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Towards Sustainable Aquaculture Guidelines

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Raising sea bass and sea bream off the northern coast of Tunisia.
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FAO is working with Mozambique to develop aquaculture sustainably.
©FAO/Crespi
FAO worked with this community in Haiti to add aquaculture activities to their community farming work.
©FAO/Napolitano
Delegates in the last session of FAO’s Subcommittee on Aquaculture, held in Rome.
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FAO worked with this community in Lao PDR to expand their aquaculture activities, allowing them to diversify their diets.

Aquaculture has seen spectacular growth over recent decades. Global aquaculture production increased by an impressive 228% by volume and 492% in value since 1995 – the year in which the FAO Code of Conduct for Responsible Fisheries was adopted.

July 2018’s 33rd session of FAO’s Committee on Fisheries (COFI) recognized aquaculture’s important role and its potential to meet the growing demand to fill the gap in global fish supply but it also stressed the need to focus substantial effort into fostering the sustainable development of aquaculture production.

From the FAO Code of Conduct for Responsible Fisheries and its related instruments to the 2013 launch of the Blue Growth Initiative or the 2018 Technical Guidelines on Aquatic Genetic Resources, FAO has actively supported ways to balance economic growth, social development, and sustainable use of aquatic living resources on global, regional and national levels, while simultaneously pursuing its universal goals of food security, nutrition and poverty eradication.

However, sustainable aquaculture development has not been uniform globally, and the sector has performed differently in different contexts, countries and regions. Some aquaculture development efforts have failed to promote socioeconomic and environmental progress, while other efforts have proven successful, leading COFI to recommend that FAO develop global guidelines for sustainable aquaculture development.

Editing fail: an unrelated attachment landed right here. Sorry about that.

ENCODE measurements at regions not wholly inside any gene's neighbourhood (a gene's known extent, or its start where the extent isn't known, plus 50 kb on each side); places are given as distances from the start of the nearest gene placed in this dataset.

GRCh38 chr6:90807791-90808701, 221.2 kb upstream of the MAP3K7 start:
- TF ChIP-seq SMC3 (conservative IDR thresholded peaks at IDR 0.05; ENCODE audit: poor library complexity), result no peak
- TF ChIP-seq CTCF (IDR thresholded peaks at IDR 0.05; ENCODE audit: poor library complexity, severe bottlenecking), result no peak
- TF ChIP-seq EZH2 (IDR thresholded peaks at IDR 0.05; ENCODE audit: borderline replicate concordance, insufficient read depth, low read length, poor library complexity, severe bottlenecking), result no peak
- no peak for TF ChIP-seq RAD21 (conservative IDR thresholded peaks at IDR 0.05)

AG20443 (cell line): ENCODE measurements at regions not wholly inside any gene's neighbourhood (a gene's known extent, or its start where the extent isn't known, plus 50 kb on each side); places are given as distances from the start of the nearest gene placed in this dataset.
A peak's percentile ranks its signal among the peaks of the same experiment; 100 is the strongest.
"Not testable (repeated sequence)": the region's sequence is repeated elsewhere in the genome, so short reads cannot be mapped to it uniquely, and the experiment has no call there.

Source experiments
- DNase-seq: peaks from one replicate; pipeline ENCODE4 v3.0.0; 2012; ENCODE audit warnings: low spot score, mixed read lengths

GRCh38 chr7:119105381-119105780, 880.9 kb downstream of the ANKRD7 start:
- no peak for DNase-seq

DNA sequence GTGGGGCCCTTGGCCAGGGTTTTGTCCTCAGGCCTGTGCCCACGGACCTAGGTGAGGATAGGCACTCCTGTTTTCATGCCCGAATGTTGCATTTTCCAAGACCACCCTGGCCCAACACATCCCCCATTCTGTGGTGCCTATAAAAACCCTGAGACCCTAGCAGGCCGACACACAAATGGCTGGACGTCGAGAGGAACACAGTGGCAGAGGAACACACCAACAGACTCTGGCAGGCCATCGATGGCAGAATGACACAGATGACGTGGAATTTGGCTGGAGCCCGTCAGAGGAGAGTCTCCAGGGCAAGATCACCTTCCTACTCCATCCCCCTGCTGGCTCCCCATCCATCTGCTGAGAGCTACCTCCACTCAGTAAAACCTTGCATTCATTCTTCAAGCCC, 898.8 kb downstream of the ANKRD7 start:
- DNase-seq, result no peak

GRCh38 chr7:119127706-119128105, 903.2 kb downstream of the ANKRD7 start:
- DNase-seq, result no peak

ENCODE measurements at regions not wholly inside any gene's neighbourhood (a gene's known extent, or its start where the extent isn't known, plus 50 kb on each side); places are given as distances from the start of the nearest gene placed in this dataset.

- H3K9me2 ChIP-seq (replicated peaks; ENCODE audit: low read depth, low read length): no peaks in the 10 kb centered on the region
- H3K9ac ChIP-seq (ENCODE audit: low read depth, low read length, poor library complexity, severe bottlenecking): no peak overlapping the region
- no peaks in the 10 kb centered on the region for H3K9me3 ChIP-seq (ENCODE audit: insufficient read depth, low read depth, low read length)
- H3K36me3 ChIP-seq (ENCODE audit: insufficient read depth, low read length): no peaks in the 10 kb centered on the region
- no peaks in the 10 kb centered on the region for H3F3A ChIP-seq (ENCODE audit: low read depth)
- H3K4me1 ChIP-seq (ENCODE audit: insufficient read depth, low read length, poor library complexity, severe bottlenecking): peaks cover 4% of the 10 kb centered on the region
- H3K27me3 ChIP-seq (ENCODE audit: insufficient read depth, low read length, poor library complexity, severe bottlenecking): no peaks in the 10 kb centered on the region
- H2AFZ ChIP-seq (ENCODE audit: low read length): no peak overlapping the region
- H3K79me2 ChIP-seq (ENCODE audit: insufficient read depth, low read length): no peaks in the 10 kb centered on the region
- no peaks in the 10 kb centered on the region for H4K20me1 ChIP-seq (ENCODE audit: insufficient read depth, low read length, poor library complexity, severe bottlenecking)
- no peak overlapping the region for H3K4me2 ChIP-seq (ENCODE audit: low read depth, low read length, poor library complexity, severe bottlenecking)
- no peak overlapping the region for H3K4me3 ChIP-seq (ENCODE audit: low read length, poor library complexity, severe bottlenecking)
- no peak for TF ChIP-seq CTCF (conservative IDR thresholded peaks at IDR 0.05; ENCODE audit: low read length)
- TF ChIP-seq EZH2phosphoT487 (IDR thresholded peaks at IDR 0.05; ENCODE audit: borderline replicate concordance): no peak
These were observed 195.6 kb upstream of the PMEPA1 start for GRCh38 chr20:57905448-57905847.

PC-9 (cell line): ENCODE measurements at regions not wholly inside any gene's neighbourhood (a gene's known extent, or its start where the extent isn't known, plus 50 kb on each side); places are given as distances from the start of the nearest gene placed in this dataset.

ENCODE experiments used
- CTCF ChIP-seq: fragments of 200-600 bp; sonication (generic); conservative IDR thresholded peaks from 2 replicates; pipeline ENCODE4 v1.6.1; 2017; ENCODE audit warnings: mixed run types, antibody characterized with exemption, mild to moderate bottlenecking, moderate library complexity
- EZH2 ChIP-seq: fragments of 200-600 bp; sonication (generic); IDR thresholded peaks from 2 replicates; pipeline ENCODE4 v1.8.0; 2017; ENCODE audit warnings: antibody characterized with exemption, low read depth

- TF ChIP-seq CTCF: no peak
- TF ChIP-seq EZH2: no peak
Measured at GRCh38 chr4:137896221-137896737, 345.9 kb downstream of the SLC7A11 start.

This followed from the decision of the 9th Sub-Committee on Aquaculture of COFI for FAO to identify successful aquaculture initiatives and to document and compile those examples to help countries and aquaculture stakeholders achieve a better implementation of the Code of Conduct for Responsible Fisheries, while engaging and enabling their aquaculture sector to effectively participate in the implementation of the 2030 Agenda for Sustainable Development.

This week FAO hosts an Expert Consultation on the Development of Sustainable Aquaculture Guidelines, held at FAO Headquarters 17-20 June.

“We’re excited about welcoming a group of aquaculture experts to FAO to initiate work on a methodology for approaching the case studies that will feed into the Sustainable Aquaculture Guidelines,” said FAO’s Rodrigo Roubach, Senior Aquaculture Officer. “We will be working with a group of aquaculture experts from around the world and determining the criteria for selecting case studies, discussing how to document them and how to identify lessons learned. This will be an interesting discussion, and we look forward to the expert consultation on how to move forward with these Sustainable Aquaculture Guidelines.”

“This meeting is timely, and we have a lot of good material with which to work," added Matthias Halwart, Head of the Aquaculture Branch of FAO.